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Take a look at the history of Jeep and its bakkie range over the years - it's even older than Toyota

2018-12-03 07:29

Lance Branquinho

Jeep Comanche

Image: Supplied by Lance Branquinho

If ever there was a brand which could justifiably leverage its history to build a desirable double-cab bakkie, it’s Jeep.

And yet the symbol of American off-road motoring has confusingly been doing anything but build a bakkie in the last few years, despite double-cab demand growing globally.

READ: All-new 2020 Jeep Gladiator: The most capable, mid-sized bakkie built on a tough heritage

This 2018 Los Angeles auto show finally saw Jeep’s bakkie strategy come into focus with the new Gladiator, a double-cab Wrangler. It’s a product evolution so obvious you can’t imagine why it took Jeep so long to execute. 

The new Gladiator blends all the reputable off-road ability of Wrangler (front- and rear-lockers, sway-bar disconnect), with a loadbin and double-cab passenger accommodation.

Jeep single cab SA

                                                                    Image: Supplied by Lance Branquinho

Engines are Jeep’s 3.6-litre V6 and a new 3-litre V6 turbodiesel. Due for global distribution in 2020, these Gladiator bakkies could become immensely popular in South Africa.

With the Defender 130 double-cab retired, the only real rival to a Gladiator would be Toyota’s Land-Cruiser 70 Series V8 double-cab, and that’s quite an antiquated design, shaded in overall refinement and cabin comfort by the Jeep. 

How did Jeep get to the Gladiator? Well, here’s a history of Jeep’s bakkies, including a little-known prototype which nearly became a South African special forces logistics vehicle. 

Willy’s Overland (1947-1965)

A loadbin version of the original post-war production Jeep, featuring solid axles and leaf springs. Think of this as an American Land Rover.

1950 Willys one ton pickup lft

                                                                 Image: Supplied by Lance Branquinho

Powered at first by a 45kW 2.2-litre four-cylinder petrol engine, it was rated as a 1t workhorse and shifted via a three-speed manual gearbox. Jeep interestingly also produced a rear-wheel drive only derivative, which was rerated to 750kg load capacity.  

Jeep Gladiator (1962-1988)

The most iconic of all Jeep bakkies, with its gaping mouth grille and inverted slanting shark nose front styling. This original Gladiator was renowned for its AMC 401 engine, which was a 6.6-litre V8 good for 430Nm, and capable of ridiculous mileages if one merely kept it up to date with easily replaceable service parts.

Jeep Gladiator

                                                                   Image: Supplied by Lance Branquinho

If you need confirmation of how successful and popular these Jeep bakkies were, consider the Gladiator 1.0’s production run: which was an unprecedented 26 years, during which very few mechanical upgrades were ever requested by customers or applied by Jeep.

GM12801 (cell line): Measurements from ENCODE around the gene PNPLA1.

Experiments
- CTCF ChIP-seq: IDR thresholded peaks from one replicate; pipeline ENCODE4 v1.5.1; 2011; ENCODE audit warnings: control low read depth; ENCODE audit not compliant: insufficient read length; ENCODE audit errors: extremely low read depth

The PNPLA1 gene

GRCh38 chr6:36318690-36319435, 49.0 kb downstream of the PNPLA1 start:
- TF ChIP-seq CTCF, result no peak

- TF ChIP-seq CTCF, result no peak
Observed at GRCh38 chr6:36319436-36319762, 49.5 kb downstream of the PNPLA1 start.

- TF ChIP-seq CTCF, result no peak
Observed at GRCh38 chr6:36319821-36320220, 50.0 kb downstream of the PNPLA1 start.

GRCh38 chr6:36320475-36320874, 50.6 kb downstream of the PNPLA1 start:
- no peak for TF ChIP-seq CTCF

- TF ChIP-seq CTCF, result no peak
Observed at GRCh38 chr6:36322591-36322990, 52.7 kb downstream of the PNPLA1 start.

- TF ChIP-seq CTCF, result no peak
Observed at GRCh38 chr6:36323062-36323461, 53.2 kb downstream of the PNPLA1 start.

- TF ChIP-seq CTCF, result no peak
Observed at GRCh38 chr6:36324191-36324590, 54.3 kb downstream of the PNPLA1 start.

Jeep Commando As Toyota and Nissan launched their original Land Cruiser and Patrol off-roaders, Jeep realised it finally had competition. Chrysler’s response was the Jeepster Commando, which debuted in 1966 and amongst its four configurations, featured a bakkie variant. 

Jeep Comanche (1986-1992)

A very handsome bakkie conversion of the legendary XJ-series Jeep Cherokee. Evolved from perhaps the best American SUV ever built, the Comanche was an attractive, square-proportioned bakkie that was manufactured to rival a flood of increasingly capable Japanese rivals in the American market.

Comanche featured proven Chrysler engines ranging from 2.5-litres and four-cylinders to 4-litres and six-cylinders. Equipped with the Cherokee’s coil-sprung front suspension and Dana rear axle, it was a lot more comfortable on-road, and better in the rough stuff, than most competitors. Rated to carry a proper 1t payload too. 

Jeep J8 (2008)Around the time of the 2008 Aerospace Africa Defence exhibition, we spotted something of great interest in one of the hangers: a Jeep Wrangler Unlimited single-cab.

Jeep Comanche

                                                                   Image: Supplied by Lance Branquinho

Well, technically it was a 'no-cab' open design but featured two access doors in the manner of a traditional single-cab and also loadbin. After some deft negotiating we got to drive the vehicle, which was powered by a 2.8-litre diesel engine - and proved fantastically capable.

The ladder frame had been strengthened to make it deliverable by parachute, and with heavy-duty Dana 44 and 60-series axles front and rear, it was virtually unbreakable when negotiating rough terrain. 

Special bumpers with enormous shackles (for helicopter portability) gave the J8 18% better approach and departure angles than a standard Wrangler Unlimited and customer air filters meant it could run with ease in sandstorm conditions.

And if you needed to go patrolling for a long time, it featured a 1300kg payload, which was plenty. Never adopted by the South African military, Jeep’s J8 tantalisingly proved that a right-hand drive Wrangler bakkie was possible - ten years ago. 


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